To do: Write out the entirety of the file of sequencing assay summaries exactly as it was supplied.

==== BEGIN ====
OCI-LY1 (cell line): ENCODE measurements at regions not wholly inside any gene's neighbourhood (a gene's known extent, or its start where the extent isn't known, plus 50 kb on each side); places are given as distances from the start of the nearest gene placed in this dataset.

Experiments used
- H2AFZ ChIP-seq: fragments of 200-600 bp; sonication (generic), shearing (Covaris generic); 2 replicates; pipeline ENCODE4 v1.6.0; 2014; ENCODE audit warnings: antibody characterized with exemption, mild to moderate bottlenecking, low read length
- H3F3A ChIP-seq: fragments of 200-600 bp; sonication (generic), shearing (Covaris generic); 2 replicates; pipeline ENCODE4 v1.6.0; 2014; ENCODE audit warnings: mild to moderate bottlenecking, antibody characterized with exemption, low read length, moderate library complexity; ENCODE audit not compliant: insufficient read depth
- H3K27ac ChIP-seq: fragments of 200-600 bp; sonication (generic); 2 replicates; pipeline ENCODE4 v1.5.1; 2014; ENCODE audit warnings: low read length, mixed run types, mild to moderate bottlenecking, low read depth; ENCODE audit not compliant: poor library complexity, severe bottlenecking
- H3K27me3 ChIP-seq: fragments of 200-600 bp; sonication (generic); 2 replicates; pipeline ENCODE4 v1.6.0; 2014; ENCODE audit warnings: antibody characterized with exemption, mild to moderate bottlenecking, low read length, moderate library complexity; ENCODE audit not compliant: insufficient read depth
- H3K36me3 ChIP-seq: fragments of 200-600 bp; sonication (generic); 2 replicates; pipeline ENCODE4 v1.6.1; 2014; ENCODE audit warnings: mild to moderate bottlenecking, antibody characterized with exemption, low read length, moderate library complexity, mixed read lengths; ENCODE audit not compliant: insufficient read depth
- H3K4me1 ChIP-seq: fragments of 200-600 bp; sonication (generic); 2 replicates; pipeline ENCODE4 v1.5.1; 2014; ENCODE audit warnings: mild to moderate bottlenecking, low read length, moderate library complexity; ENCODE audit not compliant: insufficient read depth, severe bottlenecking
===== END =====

OCI-LY1 (cell line): ENCODE measurements at regions not wholly inside any gene's neighbourhood (a gene's known extent, or its start where the extent isn't known, plus 50 kb on each side); places are given as distances from the start of the nearest gene placed in this dataset.

Experiments used
- H2AFZ ChIP-seq: fragments of 200-600 bp; sonication (generic), shearing (Covaris generic); 2 replicates; pipeline ENCODE4 v1.6.0; 2014; ENCODE audit warnings: antibody characterized with exemption, mild to moderate bottlenecking, low read length
- H3F3A ChIP-seq: fragments of 200-600 bp; sonication (generic), shearing (Covaris generic); 2 replicates; pipeline ENCODE4 v1.6.0; 2014; ENCODE audit warnings: mild to moderate bottlenecking, antibody characterized with exemption, low read length, moderate library complexity; ENCODE audit not compliant: insufficient read depth
- H3K27ac ChIP-seq: fragments of 200-600 bp; sonication (generic); 2 replicates; pipeline ENCODE4 v1.5.1; 2014; ENCODE audit warnings: low read length, mixed run types, mild to moderate bottlenecking, low read depth; ENCODE audit not compliant: poor library complexity, severe bottlenecking
- H3K27me3 ChIP-seq: fragments of 200-600 bp; sonication (generic); 2 replicates; pipeline ENCODE4 v1.6.0; 2014; ENCODE audit warnings: antibody characterized with exemption, mild to moderate bottlenecking, low read length, moderate library complexity; ENCODE audit not compliant: insufficient read depth
- H3K36me3 ChIP-seq: fragments of 200-600 bp; sonication (generic); 2 replicates; pipeline ENCODE4 v1.6.1; 2014; ENCODE audit warnings: mild to moderate bottlenecking, antibody characterized with exemption, low read length, moderate library complexity, mixed read lengths; ENCODE audit not compliant: insufficient read depth
- H3K4me1 ChIP-seq: fragments of 200-600 bp; sonication (generic); 2 replicates; pipeline ENCODE4 v1.5.1; 2014; ENCODE audit warnings: mild to moderate bottlenecking, low read length, moderate library complexity; ENCODE audit not compliant: insufficient read depth, severe bottlenecking